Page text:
The Amazon is the largest tropical forest on our planet. It houses 33 million people from nine countries and is home to extraordinary biodiversity. Its dense vegetation and wet soils contain 140,000 million tons of carbon, capable of disrupting the global climate if released into the atmosphere. Preserving the Amazon is a matter of global interest and must become one of the great priorities of our time.
In the last 50 years, we have already lost 17 per cent of this vital forest. Despite efforts to protect it, there is an alarming increase in deforestation, with effects that are expected to intensify due to the climate crisis.
The voracious fires that are devastating large patches of the Amazonian forest show how an inclement agrarian expansion and a growing mining demand -coupled with increasingly extreme weather conditions- are accelerating ecosystem degradation.
This is true not only in the Amazon but also in other vital landscapes, such as the Arctic, where more than 100 large, unprecedented fires have been reported since June. Both places, although dissimilar and distant, suffer the effects of an extraordinary global warming. Last July could go down in history as the hottest month ever recorded, and it is possible that 2019 will become one of the five warmest years in the last centuries.
In this context, the efforts to save the Amazon have to tackle both global and local issues. We must transform our national land-use policies as well as accelerate the fight against the climate crisis. The 9 countries that share the Amazon biome must strengthen the governance of their forests, integrate the productive sectors and ensure a fertile ground for sustainable economic activities, without which it would be impossible to preserve the ecosystems while generating local socio-economic benefits.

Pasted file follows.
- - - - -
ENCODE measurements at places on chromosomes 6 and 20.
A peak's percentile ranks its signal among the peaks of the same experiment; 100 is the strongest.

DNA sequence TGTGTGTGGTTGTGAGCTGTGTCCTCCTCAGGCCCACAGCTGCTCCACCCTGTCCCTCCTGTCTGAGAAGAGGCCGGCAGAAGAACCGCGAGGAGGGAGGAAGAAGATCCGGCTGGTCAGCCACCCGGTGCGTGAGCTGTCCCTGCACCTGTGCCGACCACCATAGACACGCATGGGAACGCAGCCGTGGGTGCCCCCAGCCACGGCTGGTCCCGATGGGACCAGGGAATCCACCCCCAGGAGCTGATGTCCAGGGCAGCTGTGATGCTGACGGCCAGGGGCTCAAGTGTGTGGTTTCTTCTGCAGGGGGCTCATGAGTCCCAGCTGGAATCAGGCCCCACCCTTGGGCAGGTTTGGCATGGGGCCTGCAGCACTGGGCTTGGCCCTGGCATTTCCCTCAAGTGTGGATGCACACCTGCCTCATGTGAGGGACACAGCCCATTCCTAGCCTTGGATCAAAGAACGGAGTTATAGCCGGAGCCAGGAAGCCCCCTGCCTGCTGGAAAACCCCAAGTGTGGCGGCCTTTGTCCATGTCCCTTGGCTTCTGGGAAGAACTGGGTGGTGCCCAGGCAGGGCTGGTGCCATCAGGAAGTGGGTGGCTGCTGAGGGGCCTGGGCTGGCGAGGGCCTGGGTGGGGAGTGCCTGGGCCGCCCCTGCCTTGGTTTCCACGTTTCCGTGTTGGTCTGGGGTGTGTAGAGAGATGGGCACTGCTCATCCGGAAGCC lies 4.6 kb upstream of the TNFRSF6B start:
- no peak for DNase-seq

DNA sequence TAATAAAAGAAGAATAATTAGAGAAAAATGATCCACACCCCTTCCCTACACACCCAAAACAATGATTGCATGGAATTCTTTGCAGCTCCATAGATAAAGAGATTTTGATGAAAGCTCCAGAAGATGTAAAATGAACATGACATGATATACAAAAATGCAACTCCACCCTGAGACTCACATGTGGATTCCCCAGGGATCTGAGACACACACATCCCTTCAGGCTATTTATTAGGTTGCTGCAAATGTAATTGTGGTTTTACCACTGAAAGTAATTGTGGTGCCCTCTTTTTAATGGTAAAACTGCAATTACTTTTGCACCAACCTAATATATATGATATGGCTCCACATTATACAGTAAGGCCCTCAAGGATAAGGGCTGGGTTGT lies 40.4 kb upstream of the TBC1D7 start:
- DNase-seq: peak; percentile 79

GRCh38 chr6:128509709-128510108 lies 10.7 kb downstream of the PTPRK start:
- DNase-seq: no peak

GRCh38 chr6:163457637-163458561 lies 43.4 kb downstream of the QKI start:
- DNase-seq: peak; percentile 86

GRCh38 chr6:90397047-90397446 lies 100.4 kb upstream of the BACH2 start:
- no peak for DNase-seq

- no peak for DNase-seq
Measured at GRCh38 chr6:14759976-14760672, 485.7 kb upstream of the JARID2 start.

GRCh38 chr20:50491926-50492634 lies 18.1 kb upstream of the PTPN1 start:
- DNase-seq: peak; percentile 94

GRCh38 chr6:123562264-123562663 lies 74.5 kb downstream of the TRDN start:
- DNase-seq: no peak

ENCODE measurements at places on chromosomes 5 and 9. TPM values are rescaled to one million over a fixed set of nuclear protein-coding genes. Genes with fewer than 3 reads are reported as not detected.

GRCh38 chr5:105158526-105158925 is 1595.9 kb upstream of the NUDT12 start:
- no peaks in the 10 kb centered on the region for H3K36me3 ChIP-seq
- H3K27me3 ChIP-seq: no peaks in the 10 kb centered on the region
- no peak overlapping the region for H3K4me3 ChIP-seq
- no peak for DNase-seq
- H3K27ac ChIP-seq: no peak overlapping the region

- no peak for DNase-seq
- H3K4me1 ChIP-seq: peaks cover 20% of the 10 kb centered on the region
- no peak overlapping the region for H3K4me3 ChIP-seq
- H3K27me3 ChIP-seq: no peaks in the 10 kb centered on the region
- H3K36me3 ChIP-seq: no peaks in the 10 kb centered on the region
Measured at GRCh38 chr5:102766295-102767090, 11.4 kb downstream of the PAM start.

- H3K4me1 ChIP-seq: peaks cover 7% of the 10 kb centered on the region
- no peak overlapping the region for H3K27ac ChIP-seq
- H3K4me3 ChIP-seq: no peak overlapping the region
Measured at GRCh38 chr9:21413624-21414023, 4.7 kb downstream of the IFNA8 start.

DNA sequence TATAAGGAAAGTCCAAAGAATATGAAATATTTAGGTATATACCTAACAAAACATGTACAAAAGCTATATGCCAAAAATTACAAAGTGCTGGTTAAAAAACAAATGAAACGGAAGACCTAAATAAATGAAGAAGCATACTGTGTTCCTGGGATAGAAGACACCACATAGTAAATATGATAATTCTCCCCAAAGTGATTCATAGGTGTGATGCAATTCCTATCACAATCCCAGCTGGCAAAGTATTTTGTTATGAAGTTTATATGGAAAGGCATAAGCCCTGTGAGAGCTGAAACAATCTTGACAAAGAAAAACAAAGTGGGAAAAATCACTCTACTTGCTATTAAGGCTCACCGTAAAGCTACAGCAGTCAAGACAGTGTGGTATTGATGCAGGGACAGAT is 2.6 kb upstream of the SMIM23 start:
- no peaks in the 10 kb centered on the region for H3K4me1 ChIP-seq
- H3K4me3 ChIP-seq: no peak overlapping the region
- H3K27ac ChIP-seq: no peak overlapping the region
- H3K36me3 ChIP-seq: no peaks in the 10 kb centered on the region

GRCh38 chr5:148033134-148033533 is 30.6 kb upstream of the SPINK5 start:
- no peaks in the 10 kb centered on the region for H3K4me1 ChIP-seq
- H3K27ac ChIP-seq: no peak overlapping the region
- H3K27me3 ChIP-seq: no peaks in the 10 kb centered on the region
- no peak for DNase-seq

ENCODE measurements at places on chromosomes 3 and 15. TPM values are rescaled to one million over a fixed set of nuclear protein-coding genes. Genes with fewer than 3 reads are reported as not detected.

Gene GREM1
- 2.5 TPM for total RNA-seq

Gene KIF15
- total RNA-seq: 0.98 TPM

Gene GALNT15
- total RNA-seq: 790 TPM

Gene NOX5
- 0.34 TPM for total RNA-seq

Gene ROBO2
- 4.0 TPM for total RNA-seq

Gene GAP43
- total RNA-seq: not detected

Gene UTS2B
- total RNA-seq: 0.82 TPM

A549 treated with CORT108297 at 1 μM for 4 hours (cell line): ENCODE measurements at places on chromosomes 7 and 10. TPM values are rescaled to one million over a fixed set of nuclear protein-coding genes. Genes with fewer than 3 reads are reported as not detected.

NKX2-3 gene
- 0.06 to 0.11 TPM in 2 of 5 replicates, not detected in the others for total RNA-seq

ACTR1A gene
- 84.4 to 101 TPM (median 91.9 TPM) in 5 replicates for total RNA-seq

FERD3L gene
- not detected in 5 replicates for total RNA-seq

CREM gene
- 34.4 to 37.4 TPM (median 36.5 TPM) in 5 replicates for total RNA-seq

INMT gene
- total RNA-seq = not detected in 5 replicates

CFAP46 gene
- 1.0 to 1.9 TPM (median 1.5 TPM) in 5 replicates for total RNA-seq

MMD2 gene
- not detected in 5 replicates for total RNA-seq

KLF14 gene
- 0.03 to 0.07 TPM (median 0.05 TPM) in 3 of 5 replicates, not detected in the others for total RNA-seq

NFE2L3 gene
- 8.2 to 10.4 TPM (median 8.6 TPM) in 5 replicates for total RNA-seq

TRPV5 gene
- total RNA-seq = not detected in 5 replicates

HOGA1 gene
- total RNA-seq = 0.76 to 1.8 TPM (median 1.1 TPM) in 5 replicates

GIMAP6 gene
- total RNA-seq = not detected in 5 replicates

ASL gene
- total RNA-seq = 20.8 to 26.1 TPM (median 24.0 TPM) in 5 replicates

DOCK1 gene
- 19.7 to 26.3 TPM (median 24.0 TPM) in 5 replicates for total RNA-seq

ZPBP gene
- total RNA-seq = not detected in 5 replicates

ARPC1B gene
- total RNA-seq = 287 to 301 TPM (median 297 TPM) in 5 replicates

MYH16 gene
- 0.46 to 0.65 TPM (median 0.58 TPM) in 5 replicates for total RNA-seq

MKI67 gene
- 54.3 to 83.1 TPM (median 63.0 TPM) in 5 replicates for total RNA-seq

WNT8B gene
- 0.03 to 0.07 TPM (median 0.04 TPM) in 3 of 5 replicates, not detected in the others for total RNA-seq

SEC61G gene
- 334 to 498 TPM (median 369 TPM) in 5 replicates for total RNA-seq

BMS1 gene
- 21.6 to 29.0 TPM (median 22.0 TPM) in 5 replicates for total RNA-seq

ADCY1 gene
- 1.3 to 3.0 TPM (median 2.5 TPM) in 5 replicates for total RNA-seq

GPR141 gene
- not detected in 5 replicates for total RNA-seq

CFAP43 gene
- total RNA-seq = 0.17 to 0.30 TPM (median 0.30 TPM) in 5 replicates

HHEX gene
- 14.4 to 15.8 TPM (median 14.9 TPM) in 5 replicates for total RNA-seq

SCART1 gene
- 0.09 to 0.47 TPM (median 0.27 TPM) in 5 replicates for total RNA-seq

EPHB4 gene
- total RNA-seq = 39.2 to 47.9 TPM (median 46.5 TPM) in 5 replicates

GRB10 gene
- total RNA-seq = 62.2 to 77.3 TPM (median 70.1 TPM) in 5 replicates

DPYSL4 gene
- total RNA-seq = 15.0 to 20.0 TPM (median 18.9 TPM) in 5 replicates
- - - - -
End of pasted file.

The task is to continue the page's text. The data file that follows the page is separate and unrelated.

All these nations have successful conservation experiences. Between 2004 and 2012, their efforts helped reduce deforestation in the Amazon by 80 per cent. There are important lessons learned from the effectiveness of management and governance of protected areas, and we must continue moving forward, in close cooperation with the States of the region and with the more than 400 indigenous communities of the biome, who can make great contributions to the implementation of innovative nature based solutions.
It is possible to preserve the Amazon and its biodiversity. But we need bold commitments and measures to increase ecosystem monitoring, restore degraded areas and create a vibrant market for sustainable productive activities, such as non-timber Amazonian products.
The Climate Action Summit, to be convened by the UN Secretary General in September in New York, and the COP25 on Climate Change, which will take place in Chile in December, are great opportunities to take these commitments to the highest level. Discussions on the Post-2020 Global Biodiversity Framework offer another space to rethink conservation and sustainable use approaches for strategic biomes such as the Amazon. Similarly, the new United Nations Decade for the Restoration of Ecosystems provides a practical platform to advance the large-scale recovery the Amazon could need.
Without the Amazon and the tropical forests of the world it won’t be possible to halt global warming at 2 °C – far less at 1.5 ° C -, which will make it impossible to fulfil the commitments of the Paris Agreement. We don’t have time to lose.
Leo Heileman is the UN Environment Programme Regional Director for Latin America and the Caribbean.